How to trace nonbinary relations at the Venice Biennale, an aging institution burdened by spatial subdivision into national domains of representation? With a queer transversal approach.
Queer transversality is a model of collectivity that combines queer subjectivity with a device for mapping the potential of desire within groups. For Félix Guattari, “Transversality is a dimension that tries to overcome both the impasse of pure verticality and that of mere horizontality: it tends to be achieved when there is maximum communication among different levels and, above all, in different meanings.” Group-subjects, according to Gilles Deleuze, “are defined by coefficients of transversality that ward off totalities and hierarchies. They are agents of enunciation, environments of desire, elements of institutional creation.” Transversality depends on an acceptance of the risk of having to confront “the otherness of the other,” of the multiplicity of desires espoused by groups outside one’s own.
Queerness implies a sensibility. Historically, queerness is linked to “Camp.” In ‘Notes on “Camp”’ Susan Sontag writes that Camp is a sensibility, not a hardened idea, and that “the essence of Camp is its love of the unnatural: of artifice and exaggeration.” Neither moralistic high culture nor high art, “Camp is art that proposes itself seriously, but cannot be taken altogether seriously because it is ‘too much.’ […] The whole point of camp is to dethrone the serious.” Camp confronts the normal as other, generating a perspective that accepts normality but also lays it bare.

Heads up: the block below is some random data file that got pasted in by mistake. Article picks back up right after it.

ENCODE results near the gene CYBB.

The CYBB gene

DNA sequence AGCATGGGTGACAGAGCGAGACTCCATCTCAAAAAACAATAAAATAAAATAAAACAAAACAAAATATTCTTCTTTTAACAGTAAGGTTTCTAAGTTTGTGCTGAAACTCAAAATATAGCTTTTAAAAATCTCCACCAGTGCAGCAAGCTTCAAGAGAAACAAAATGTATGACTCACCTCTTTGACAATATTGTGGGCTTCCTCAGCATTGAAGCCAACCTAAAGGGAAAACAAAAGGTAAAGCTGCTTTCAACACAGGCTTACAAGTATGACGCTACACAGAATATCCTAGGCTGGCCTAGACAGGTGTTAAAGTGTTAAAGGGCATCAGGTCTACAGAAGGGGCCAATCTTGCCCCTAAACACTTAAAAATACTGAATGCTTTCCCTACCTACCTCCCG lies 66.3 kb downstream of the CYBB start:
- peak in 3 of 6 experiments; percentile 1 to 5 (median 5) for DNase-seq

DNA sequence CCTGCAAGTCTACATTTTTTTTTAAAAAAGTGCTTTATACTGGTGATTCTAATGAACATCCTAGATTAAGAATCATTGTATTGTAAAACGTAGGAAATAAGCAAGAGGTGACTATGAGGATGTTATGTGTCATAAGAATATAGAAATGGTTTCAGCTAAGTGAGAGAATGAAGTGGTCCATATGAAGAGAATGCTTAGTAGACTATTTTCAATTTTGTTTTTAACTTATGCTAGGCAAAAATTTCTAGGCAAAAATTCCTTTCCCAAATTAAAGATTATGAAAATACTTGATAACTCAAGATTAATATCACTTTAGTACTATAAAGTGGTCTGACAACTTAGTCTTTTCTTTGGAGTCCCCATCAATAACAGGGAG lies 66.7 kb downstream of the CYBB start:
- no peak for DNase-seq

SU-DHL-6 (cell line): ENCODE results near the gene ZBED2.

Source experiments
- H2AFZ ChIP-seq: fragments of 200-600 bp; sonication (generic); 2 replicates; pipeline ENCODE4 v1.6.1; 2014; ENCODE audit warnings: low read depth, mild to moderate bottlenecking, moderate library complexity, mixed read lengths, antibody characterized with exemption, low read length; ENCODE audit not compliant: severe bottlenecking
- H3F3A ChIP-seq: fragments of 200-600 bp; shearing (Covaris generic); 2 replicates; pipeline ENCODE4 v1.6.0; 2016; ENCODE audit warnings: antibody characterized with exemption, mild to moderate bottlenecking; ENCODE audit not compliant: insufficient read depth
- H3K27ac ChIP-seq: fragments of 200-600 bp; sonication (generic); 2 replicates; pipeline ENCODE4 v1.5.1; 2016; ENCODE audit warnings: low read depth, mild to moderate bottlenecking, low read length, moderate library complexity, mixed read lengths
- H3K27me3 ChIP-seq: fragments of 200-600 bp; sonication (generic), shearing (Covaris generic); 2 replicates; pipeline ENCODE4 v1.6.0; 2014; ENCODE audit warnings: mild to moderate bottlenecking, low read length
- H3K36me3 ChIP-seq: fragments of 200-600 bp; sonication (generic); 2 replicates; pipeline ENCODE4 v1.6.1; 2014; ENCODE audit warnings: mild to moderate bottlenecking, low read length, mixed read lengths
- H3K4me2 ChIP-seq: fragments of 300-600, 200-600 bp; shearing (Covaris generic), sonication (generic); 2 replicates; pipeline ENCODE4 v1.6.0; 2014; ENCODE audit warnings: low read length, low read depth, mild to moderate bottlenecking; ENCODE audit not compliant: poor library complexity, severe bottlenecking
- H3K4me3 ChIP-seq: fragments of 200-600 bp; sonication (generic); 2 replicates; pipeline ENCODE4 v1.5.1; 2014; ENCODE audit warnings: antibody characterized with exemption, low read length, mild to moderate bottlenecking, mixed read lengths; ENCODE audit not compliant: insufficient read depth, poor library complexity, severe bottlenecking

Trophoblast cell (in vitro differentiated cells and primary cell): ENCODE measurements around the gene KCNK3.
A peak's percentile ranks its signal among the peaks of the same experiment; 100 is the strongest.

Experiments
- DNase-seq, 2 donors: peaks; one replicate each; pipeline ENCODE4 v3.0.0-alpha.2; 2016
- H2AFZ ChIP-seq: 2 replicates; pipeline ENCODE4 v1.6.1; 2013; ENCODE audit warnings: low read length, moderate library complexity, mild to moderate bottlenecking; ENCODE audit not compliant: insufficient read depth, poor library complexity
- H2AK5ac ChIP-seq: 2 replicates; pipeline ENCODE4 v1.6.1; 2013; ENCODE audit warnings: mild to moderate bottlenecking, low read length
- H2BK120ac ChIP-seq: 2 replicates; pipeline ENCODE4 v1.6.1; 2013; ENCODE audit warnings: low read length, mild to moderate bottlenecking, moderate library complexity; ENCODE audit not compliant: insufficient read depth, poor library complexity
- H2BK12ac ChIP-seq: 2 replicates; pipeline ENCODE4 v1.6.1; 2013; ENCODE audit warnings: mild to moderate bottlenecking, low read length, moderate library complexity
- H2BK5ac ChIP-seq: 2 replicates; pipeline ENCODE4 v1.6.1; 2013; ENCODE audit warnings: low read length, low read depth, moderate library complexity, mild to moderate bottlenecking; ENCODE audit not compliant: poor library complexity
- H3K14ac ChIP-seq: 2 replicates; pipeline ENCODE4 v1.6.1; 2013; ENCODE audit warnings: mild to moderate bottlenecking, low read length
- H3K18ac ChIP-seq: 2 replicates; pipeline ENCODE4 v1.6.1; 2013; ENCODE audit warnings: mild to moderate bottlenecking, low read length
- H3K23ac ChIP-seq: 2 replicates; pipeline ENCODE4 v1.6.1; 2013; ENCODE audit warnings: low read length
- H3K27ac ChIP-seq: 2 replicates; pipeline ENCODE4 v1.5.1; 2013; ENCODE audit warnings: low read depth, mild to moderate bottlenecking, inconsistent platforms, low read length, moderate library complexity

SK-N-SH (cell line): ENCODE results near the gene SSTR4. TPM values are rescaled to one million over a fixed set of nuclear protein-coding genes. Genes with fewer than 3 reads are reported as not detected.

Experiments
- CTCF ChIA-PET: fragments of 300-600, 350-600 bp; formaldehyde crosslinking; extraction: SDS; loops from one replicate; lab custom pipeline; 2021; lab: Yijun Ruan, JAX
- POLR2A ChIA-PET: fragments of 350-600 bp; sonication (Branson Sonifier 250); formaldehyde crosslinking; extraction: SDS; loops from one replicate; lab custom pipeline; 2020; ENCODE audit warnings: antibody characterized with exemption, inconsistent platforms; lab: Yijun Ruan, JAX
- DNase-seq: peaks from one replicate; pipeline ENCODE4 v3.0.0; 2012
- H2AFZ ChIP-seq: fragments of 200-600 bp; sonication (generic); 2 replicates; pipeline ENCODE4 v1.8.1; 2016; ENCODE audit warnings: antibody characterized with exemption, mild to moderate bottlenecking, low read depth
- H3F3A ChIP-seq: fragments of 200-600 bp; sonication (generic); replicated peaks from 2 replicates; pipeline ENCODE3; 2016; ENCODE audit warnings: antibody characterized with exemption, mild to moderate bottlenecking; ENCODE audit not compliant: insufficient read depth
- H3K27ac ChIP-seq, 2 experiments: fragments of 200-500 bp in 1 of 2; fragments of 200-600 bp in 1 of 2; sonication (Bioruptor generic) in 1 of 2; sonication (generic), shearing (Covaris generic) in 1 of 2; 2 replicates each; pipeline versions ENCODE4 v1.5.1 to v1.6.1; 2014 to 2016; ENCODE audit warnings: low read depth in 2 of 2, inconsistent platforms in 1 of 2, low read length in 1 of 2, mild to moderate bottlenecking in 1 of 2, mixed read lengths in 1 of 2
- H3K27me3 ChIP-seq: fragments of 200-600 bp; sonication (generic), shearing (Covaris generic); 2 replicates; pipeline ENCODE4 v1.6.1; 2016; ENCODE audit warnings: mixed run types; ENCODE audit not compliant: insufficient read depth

Queer transversality can embody Camp, but the former is not necessarily defined by the latter. Contemporary queer expressions like drag, and particularly nonbinary drag, considered next to today’s more widespread genderqueer and transgender identities, challenge Sontag’s relegation of Camp to affluent societies “capable of experiencing the psychopathology of affluence.” An infrastructural sensibility, whatever its name, can draw relations between queer subjects across race, sex/gender, nationality and class. The trauma associated with queer experience, particularly that of adolescence, approaches something like a universal. Queer transversality accepts the risk of confronting the otherness of the natural and, as a mode of collectivity, unleashes queer desires.